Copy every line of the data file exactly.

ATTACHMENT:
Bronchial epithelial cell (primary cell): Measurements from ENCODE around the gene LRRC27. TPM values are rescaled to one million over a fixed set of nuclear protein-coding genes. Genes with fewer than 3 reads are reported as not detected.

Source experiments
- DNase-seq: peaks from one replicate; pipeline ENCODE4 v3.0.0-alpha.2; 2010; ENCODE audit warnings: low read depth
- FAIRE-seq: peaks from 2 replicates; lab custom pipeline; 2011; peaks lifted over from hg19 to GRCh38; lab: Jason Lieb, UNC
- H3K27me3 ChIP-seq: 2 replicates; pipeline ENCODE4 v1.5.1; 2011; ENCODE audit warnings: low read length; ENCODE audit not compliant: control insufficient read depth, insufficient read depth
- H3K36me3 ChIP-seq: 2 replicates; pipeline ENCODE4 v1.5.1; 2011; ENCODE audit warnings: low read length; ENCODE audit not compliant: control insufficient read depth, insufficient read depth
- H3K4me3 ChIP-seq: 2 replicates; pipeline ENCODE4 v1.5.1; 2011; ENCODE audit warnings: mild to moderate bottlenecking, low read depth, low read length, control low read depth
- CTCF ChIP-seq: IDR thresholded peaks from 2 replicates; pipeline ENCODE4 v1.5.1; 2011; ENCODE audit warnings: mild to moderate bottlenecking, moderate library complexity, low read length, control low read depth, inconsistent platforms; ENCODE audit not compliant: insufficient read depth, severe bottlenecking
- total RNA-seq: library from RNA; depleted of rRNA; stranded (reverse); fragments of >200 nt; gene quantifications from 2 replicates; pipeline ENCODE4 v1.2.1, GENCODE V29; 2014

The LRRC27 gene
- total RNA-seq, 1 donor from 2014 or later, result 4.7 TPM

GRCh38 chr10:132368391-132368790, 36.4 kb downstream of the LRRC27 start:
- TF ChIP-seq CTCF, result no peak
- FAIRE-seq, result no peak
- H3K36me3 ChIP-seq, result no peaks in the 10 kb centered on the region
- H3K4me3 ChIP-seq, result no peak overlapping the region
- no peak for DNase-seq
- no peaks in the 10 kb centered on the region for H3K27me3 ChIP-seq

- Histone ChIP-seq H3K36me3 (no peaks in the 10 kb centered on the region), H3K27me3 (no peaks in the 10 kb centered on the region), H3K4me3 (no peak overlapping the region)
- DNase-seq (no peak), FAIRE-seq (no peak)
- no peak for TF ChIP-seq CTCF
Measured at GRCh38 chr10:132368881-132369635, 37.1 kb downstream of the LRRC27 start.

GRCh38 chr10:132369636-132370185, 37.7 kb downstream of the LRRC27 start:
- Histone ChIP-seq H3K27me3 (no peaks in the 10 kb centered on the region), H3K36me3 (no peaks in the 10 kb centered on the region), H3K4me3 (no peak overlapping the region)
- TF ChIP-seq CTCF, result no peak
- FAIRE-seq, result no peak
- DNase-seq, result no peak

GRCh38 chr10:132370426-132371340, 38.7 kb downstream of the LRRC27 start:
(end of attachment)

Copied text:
Bronchial epithelial cell (primary cell): Measurements from ENCODE around the gene LRRC27. TPM values are rescaled to one million over a fixed set of nuclear protein-coding genes. Genes with fewer than 3 reads are reported as not detected.

Source experiments
- DNase-seq: peaks from one replicate; pipeline ENCODE4 v3.0.0-alpha.2; 2010; ENCODE audit warnings: low read depth
- FAIRE-seq: peaks from 2 replicates; lab custom pipeline; 2011; peaks lifted over from hg19 to GRCh38; lab: Jason Lieb, UNC
- H3K27me3 ChIP-seq: 2 replicates; pipeline ENCODE4 v1.5.1; 2011; ENCODE audit warnings: low read length; ENCODE audit not compliant: control insufficient read depth, insufficient read depth
- H3K36me3 ChIP-seq: 2 replicates; pipeline ENCODE4 v1.5.1; 2011; ENCODE audit warnings: low read length; ENCODE audit not compliant: control insufficient read depth, insufficient read depth
- H3K4me3 ChIP-seq: 2 replicates; pipeline ENCODE4 v1.5.1; 2011; ENCODE audit warnings: mild to moderate bottlenecking, low read depth, low read length, control low read depth
- CTCF ChIP-seq: IDR thresholded peaks from 2 replicates; pipeline ENCODE4 v1.5.1; 2011; ENCODE audit warnings: mild to moderate bottlenecking, moderate library complexity, low read length, control low read depth, inconsistent platforms; ENCODE audit not compliant: insufficient read depth, severe bottlenecking
- total RNA-seq: library from RNA; depleted of rRNA; stranded (reverse); fragments of >200 nt; gene quantifications from 2 replicates; pipeline ENCODE4 v1.2.1, GENCODE V29; 2014

The LRRC27 gene
- total RNA-seq, 1 donor from 2014 or later, result 4.7 TPM

GRCh38 chr10:132368391-132368790, 36.4 kb downstream of the LRRC27 start:
- TF ChIP-seq CTCF, result no peak
- FAIRE-seq, result no peak
- H3K36me3 ChIP-seq, result no peaks in the 10 kb centered on the region
- H3K4me3 ChIP-seq, result no peak overlapping the region
- no peak for DNase-seq
- no peaks in the 10 kb centered on the region for H3K27me3 ChIP-seq

- Histone ChIP-seq H3K36me3 (no peaks in the 10 kb centered on the region), H3K27me3 (no peaks in the 10 kb centered on the region), H3K4me3 (no peak overlapping the region)
- DNase-seq (no peak), FAIRE-seq (no peak)
- no peak for TF ChIP-seq CTCF
Measured at GRCh38 chr10:132368881-132369635, 37.1 kb downstream of the LRRC27 start.

GRCh38 chr10:132369636-132370185, 37.7 kb downstream of the LRRC27 start:
- Histone ChIP-seq H3K27me3 (no peaks in the 10 kb centered on the region), H3K36me3 (no peaks in the 10 kb centered on the region), H3K4me3 (no peak overlapping the region)
- TF ChIP-seq CTCF, result no peak
- FAIRE-seq, result no peak
- DNase-seq, result no peak

GRCh38 chr10:132370426-132371340, 38.7 kb downstream of the LRRC27 start: